Even as the Broncos barrel their way through a second straight losing season under Vic Fangio, I’ve never once thought he should get the axe. I’m happy to debate the locker room, clock management, offense, and every other issue that cropped up. I won’t give a whole lot of thought to any complaints about the Broncos’ defense.
In 2019 the Broncos defense lost Bradley Chubb, Kareem Jackson, and Derek Wolfe while they rotated a number of corners opposite Chris Harris Jr. This year Von Miller didn’t play a snap. Jurrell Casey and Mike Purcell were lost for the year. As I write this Michael Ojemudia is the lone survivor from the original corner depth chart. What really stands out to me is how even through all the losses, the Broncos defense has been the clear backbone of the roster in part because they’ve performed heroically in the redzone. In 2019 the Broncos allowed opponents to score touchdowns just 39% of the time. Without Miller they allowed a whopping 47% through 16 games this season, but they’re the only team to prevent a touchdown more than half the time.
My faith in the Broncos defense has led to a passing interest in the Los Angeles Rams as it’s hard to ignore the similarities between Staley’s defense and Fangio’s. If you remember, Sean McVay poached a linebacker coach from last year’s staff. Since then Brandon Staley’s laid out a blueprint that most teams in the league will steal from this offseason. So Robert Mays’ piece at the Athletic caught my eye. In it, Staley shares how long he’s studied Fangio’s defense and some of the key differences between the Rams’ system and most of the NFL. It also shines a light on what the Broncos are looking for at two important position groups.
Denver will weigh Safety traits differently than many teams.
Most of the league’s defense are currently built out of a Seattle type of structure and most snaps have a single high safety and an extra player in the box. This is to ensure gaps are accounted for to shore up the run defense as much as possible. It’s a front to back approach with an emphasis on stopping the ground game. It’s an area where both the Broncos and Rams differ from the league with the frequency of their two high safety looks. While most of the league zigged to build the defense front to back, Fangio and Staley zagged.
This fundamental difference is going to be fascinating to watch this offseason as Elway faces contract situations with both Justin Simmons and Kareem Jackson. Simmons’ leadership in the locker room and efforts in community should make him a priority resigning. He also happens to be the kind of elite safety who’s adept playing deep and against the run, so he won’t be cheap. Extending him with a market rate deal and holding onto Kareem Jackson could lead the Broncos to allocating almost $30 million to the safety position. With so many rookie contracts on offense, there’s an argument to be made for doing just this. Even if they do so, Jackson will turn 33-years old in April. I expect Elway to keep an eye on the upcoming safety class.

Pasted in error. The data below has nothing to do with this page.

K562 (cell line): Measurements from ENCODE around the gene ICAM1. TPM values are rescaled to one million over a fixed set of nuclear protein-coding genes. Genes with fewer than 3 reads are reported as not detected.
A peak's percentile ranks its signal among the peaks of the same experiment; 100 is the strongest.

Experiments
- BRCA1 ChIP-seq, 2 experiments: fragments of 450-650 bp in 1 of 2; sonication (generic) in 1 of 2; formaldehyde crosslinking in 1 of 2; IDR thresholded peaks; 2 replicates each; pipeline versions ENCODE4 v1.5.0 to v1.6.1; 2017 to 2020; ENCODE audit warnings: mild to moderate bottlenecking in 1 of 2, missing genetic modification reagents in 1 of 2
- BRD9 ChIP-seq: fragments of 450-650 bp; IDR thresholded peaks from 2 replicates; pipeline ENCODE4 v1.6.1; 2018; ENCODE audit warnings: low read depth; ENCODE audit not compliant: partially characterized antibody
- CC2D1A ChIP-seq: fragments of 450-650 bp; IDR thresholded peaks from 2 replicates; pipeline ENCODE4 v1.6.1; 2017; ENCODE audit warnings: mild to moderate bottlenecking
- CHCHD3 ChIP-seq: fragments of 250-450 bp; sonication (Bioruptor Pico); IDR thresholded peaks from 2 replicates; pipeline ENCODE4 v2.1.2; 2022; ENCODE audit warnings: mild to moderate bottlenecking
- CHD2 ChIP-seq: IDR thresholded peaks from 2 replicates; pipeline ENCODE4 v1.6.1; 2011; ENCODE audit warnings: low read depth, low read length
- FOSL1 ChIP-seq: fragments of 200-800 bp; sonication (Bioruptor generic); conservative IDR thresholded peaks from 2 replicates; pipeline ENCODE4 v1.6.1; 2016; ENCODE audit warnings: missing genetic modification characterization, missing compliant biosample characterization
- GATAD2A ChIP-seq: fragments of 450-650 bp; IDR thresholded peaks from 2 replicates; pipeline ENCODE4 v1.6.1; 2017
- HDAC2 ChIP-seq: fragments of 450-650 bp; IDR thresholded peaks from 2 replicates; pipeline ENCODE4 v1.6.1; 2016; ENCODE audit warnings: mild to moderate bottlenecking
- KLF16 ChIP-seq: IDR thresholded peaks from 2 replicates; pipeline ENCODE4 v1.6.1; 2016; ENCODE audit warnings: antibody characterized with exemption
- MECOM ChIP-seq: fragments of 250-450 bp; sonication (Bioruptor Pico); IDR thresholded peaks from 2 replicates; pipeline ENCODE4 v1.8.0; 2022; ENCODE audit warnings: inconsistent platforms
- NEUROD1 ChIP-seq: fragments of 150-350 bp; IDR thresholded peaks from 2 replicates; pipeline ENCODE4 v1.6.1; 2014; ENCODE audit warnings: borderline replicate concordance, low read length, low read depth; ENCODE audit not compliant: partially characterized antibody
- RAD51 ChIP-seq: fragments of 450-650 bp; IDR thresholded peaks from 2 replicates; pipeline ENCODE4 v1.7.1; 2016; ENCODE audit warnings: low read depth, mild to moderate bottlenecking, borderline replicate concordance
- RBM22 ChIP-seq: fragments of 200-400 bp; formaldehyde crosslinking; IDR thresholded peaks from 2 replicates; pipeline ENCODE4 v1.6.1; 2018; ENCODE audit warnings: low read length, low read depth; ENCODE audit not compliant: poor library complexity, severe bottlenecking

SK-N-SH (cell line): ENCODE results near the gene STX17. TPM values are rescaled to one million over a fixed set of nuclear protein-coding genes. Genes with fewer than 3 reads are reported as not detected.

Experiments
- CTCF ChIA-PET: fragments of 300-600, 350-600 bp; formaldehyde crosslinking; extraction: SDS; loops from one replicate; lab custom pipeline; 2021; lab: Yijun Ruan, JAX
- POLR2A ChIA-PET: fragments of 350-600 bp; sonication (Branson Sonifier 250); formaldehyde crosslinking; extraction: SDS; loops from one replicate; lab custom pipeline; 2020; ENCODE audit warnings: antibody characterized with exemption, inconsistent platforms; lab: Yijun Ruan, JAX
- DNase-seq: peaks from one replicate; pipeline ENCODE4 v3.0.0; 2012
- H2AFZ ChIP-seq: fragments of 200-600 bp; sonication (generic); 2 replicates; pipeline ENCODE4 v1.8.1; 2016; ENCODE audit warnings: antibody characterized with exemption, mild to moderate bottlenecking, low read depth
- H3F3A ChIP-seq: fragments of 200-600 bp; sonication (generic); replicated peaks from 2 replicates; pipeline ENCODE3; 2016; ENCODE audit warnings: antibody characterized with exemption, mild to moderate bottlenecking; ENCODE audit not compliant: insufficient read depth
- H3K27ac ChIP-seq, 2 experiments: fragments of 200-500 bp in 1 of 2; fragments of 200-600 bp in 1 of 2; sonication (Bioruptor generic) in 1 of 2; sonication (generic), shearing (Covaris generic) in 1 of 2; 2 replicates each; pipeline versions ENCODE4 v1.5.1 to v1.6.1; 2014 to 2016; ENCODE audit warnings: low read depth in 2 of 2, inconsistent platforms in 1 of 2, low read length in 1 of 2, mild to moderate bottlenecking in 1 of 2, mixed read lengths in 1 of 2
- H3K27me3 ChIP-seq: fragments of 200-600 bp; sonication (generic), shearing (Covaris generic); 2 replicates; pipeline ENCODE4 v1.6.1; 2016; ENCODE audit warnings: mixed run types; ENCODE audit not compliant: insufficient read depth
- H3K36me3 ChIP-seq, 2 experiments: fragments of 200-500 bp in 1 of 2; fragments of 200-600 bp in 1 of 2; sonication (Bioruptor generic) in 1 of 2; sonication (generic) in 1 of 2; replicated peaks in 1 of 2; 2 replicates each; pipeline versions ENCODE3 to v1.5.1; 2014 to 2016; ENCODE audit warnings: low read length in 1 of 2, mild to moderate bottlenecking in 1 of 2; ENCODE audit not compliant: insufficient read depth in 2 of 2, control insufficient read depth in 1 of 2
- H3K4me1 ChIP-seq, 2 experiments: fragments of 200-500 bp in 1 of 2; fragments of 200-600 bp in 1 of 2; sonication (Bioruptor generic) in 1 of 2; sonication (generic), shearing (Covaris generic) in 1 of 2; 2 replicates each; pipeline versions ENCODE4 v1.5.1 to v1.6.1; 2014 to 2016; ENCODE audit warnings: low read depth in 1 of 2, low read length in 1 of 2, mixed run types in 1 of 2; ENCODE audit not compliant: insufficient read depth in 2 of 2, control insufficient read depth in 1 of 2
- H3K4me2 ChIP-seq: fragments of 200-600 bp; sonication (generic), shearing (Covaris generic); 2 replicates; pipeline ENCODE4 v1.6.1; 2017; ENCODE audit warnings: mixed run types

With the Broncos defense built out of two high looks with a light box, they routinely ask their safeties to play in the alley. Mays’ also illuminated how Staley and Fangio’s defense will ask their safeties take on a huge burden against the pass. They’re asked to both read the distribution of routes and read the quarterback’s eyes. Even more than you’d expect, mental processing is a priority to survive at this position.
The Broncos need a Star in the secondary
Cornerback is an area where the Fangio defense has continued to mystify me a bit. The rub on Vic coming from Chicago was he didn’t need premier corners, even though the Bears had both Prince Amukamara and Kyle Fuller. In 2019 the Broncos elected to let 2014 first rounder Bradley Roby walk in free agency and moves Kareem Jackson back to safety. With Chris Harris Jr. the only constant at cornerback, the Broncos finished 26th in DVOA against opposing WR1s. What’s struck me at the time peculiar is how the Broncos were a top eight defense against every other pass catcher. The Broncos and Fangio clearly didn’t attribute this to Isaac Yiadom and Davontae Harris, as both saw their time in Denver come to an end this year.
This year the Broncos closest thing to a constant at corner is Michael Ojemudia, who has 130 more snaps than Bryce Callahan even after he did not log a defensive against the Dolphins or in the first matchup with the Raiders. The Broncos will close the season with Will Parks, and either DeVante Bausby or Parnell Motley across from him. On this side of the Raiders’ game, they remain the 6th best team in the league against WR1s.
At least from the macro dataset level, the previous two paragraphs should illicit some confusion. The difference lies in how Fangio used Harris, which has philosophical overlap with Staley’s use of Jalen Ramsey, who plays what the Rams’ coach calls the “Star” position. He’s an inside/outside corner, which provides a hint at the type of corner Elway ought to target this year.
“It’s just getting him where the action is,” Staley said. “Where he can impact the game, whether it’s pushing the coverage away from him, or whether it’s getting him closer to the action and make more plays from the slot, impact the game that way by being literally closer to the action. We feel like that’s where we start normally.”
One last thing that I got stuck on the first two offseasons with Fangio is how he built his defenses with the Bears. While I think there’s definitely lessons to be learned from them, Staley’s interview reminded me that Fangio’s flexibility will continue to influence the roster building process. Maybe it’s because I’m a nerd who loves the roster building process, but I’m pretty excited to see where the Broncos go from here.
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